At present, human occupation of northwestern Alaska spanning more than 8,500 and perhaps has much as 14,000 years can be posited. However, beyond 4,000 years ago our vision is very murky and the culture historical models now premised on very limited data are likely to be over-turned by any, perhaps every, new data set derived from competent and comprehensive excavations in northwestern Alaska.
In order to identify and evaluate any ethnographic resources within the park units, the Service must work cooperatively with the Inupiat. Place-names, gravesites and old villages acquire meaning and significance through Inupiat traditional knowledge and lore. The function and social context of items of material culture no longer in use may only be understood through the memories of Inupiat Elders. ANILCA recognizes the resource value of local communities to the parks and other conservation units and contain provisions for local hire.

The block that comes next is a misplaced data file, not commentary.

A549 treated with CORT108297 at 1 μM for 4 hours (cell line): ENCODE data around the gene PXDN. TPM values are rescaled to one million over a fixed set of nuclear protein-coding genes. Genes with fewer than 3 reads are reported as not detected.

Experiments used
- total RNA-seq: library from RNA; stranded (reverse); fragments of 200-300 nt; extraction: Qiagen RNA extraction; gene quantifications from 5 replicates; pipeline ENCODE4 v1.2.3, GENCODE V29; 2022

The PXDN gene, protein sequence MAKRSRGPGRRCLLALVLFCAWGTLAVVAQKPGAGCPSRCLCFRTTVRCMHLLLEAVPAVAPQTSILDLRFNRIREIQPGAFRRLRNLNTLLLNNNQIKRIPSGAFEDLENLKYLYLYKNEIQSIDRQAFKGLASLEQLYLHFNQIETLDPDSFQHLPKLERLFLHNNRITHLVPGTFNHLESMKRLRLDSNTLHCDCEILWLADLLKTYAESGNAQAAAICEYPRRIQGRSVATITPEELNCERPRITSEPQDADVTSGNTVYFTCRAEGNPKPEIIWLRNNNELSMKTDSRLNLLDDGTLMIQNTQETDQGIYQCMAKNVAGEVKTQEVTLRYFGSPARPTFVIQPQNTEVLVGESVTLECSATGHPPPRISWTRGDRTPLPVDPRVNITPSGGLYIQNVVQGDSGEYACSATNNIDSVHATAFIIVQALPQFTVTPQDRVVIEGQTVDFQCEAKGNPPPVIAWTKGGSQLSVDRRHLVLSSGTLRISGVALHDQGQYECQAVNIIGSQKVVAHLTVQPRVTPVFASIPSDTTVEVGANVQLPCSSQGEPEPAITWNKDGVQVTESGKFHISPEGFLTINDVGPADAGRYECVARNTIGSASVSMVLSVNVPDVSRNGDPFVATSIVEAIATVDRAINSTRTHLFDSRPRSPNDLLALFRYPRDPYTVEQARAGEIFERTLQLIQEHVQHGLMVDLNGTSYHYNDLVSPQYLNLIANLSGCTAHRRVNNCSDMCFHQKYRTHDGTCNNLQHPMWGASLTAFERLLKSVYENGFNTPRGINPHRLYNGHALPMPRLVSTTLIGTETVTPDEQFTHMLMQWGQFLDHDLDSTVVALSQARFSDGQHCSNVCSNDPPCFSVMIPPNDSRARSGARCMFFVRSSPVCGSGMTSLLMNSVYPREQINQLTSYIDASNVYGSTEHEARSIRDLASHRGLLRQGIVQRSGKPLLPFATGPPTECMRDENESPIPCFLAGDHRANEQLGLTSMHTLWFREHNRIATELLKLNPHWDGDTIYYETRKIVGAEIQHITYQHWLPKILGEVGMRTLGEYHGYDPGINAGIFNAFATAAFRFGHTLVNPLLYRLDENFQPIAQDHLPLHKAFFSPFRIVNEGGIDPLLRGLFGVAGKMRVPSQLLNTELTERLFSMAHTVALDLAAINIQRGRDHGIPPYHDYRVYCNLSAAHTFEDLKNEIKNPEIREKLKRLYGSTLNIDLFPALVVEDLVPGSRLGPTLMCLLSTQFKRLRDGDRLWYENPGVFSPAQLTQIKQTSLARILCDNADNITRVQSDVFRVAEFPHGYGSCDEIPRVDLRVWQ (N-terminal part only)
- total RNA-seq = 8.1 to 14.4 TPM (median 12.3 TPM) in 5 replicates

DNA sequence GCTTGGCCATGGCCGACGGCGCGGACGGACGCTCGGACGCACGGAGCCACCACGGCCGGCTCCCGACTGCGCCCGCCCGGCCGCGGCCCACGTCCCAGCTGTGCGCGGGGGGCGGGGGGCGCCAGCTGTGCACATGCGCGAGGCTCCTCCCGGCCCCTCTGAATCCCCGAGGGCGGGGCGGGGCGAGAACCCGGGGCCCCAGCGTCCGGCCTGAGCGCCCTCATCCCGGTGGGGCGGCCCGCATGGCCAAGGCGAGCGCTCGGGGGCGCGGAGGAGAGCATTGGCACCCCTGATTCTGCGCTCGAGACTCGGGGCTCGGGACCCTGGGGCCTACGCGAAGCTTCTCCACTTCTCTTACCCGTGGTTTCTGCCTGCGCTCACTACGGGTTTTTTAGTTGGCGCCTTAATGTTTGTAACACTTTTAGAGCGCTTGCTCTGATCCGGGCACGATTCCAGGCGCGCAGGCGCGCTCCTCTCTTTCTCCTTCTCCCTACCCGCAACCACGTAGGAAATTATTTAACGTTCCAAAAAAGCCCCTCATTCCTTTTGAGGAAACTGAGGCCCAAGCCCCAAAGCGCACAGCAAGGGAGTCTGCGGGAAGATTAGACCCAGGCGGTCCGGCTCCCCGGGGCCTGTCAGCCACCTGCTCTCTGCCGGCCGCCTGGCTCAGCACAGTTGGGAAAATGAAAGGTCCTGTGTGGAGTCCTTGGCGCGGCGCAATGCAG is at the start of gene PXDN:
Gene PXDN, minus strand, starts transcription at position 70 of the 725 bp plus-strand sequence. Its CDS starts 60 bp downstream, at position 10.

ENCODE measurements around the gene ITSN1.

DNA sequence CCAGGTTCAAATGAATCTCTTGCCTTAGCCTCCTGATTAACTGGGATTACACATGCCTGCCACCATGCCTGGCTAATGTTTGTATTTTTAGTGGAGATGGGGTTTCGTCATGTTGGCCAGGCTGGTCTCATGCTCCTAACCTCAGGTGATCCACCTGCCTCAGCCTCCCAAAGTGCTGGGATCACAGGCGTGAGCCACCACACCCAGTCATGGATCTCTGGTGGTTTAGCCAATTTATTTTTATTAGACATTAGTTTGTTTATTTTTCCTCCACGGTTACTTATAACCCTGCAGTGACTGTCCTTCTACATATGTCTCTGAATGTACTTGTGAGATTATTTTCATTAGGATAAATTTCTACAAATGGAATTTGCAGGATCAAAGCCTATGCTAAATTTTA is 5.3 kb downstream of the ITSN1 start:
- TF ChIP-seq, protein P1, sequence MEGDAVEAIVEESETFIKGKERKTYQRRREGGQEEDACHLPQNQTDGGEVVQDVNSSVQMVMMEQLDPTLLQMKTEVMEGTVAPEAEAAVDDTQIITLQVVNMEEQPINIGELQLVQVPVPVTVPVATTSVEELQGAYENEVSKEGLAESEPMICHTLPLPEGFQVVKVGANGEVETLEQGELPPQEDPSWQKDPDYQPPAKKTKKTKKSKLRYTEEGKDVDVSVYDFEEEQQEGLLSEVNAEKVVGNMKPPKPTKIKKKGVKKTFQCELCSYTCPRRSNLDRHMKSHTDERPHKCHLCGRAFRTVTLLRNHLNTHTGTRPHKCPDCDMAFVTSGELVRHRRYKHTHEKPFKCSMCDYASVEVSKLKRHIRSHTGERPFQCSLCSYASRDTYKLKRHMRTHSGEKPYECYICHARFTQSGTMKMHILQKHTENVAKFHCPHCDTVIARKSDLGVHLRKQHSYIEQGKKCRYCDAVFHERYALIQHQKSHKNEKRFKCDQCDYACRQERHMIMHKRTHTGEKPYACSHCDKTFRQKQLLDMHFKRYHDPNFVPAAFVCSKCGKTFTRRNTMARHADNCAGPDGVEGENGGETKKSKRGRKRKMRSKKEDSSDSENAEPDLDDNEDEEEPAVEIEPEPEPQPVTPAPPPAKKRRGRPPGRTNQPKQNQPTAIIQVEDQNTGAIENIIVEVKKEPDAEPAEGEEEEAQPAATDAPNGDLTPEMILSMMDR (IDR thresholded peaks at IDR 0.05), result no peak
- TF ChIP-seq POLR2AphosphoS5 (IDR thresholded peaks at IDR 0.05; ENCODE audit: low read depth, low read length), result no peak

Five essentially contiguous parklands (BELA, CAKR, NOAT, KOVA, and GAAR) include 19 million of the most promising acres for investigating the peopling of Alaska and the Western Hemisphere. Unlike other historic parks whose resources pertain to one or very few cultural groups and time periods, these five northwest Alaskan parks are potentially significant to all aboriginal groups in the hemisphere. Undiscovered and under-investigated archaeological resources in National parklands in northwestern Alaska will prove keystones to our understanding of late Pleistocene and early Holocene cultural development in Alaska and of the initial peopling of the Western Hemisphere.